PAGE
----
Planting Cabbage in your Garden

Cabbage is the most well known member of the Cole crop family of vegetables, which also includes cauliflower, kale, and broccoli, amongst others. Growing cabbage in your home garden can be very rewarding come harvest time, with both a spring and fall crop being produced in the right climates and conditions. There are dozens of varieties of cabbage, ranging from fast-growing types, robust-flavored types, and even disease-resistant types.

Plant Cabbage with these Great Vegetables, Herbs, and Flowers

Plant beets

Plant beets with Cabbage

Plant celery

Plant celery with Cabbage

Plant chamomile

Plant chamomile with Cabbage

Plant dill

Plant dill with Cabbage

Plant marigold

Plant marigold with Cabbage

Plant mint

Plant mint with Cabbage

Plant nasturtium

Plant nasturtium with Cabbage

Plant onions

Plant onions with Cabbage

Plant oregano

Plant oregano with Cabbage

Plant potato

Plant potato with Cabbage

Plant rosemary

Plant rosemary with Cabbage

Plant sage

Plant sage with Cabbage

Plant spearmint

Plant spearmint with Cabbage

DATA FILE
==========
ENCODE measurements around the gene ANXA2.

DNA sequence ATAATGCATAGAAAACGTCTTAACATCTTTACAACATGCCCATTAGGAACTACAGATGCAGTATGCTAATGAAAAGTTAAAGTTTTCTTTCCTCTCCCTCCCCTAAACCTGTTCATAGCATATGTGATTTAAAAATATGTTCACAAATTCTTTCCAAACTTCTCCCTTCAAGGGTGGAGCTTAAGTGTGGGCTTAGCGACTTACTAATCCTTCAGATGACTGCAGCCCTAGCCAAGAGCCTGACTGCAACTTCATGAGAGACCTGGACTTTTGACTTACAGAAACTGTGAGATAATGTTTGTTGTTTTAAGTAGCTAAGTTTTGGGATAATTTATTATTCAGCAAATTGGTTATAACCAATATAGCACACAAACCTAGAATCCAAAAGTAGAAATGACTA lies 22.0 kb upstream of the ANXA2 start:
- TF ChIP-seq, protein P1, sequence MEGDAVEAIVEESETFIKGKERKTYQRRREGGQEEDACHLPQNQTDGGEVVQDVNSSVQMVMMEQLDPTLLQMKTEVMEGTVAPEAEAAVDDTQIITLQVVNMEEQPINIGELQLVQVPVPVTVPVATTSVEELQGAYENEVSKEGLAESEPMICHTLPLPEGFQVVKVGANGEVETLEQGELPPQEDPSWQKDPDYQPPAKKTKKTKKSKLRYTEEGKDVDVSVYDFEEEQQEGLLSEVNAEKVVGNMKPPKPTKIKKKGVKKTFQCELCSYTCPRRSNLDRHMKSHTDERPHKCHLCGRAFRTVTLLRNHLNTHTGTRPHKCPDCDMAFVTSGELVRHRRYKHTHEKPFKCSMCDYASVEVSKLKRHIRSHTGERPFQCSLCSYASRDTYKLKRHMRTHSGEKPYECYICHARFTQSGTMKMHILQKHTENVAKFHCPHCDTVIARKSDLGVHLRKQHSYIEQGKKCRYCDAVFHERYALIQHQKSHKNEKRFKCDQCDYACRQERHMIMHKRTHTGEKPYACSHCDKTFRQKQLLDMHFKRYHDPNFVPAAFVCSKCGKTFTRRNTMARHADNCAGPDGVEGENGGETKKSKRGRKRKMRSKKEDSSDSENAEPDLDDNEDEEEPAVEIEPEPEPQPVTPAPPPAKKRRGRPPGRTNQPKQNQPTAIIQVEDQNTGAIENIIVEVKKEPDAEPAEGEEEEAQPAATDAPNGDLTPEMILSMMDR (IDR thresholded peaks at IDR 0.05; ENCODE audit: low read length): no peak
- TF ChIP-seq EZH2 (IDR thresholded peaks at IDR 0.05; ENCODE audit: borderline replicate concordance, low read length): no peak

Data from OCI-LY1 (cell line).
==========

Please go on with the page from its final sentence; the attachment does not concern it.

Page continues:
Cabbage Antagonists (do NOT plant Cabbage with these)

Are you going to plant cabbage in your garden? According to our research, we don’t recommend planting beans, eggplant, mustard, pepper, tomato, and strawberry near cabbage in the garden.

Tips for Planting and Growing Cabbage in your Garden

When starting cabbage from seed, begin the seedlings 6 to 8 weeks prior to the last spring frost in your area. Add the cabbage sprouts to the garden bed 2 to 3 weeks before the last expected frost. Cabbage is very freeze-tolerant, and actually becomes sweeter when grown in cooler temperatures. Plant each cabbage 1 to 2 feet apart in full sun, leaving room for a full-sized head of cabbage to grow. Mulch the area to retain moisture, and regularly water the cabbage patch with 2 inches per week.

Most cabbage varieties take 60 to 70 days to produce a 1 to 3 pound head that has the desired firmness you’ll find at produce stands and supermarkets. To ensure your cabbage is ready to be harvested, squeeze the head to check for firmness. If it’s still soft, give it more time. To harvest your cabbage, use a sharp knife and cut the head at the base of the plant. Remove the harvested plant from the garden to prevent any soil borne diseases or insects from infesting the bed.

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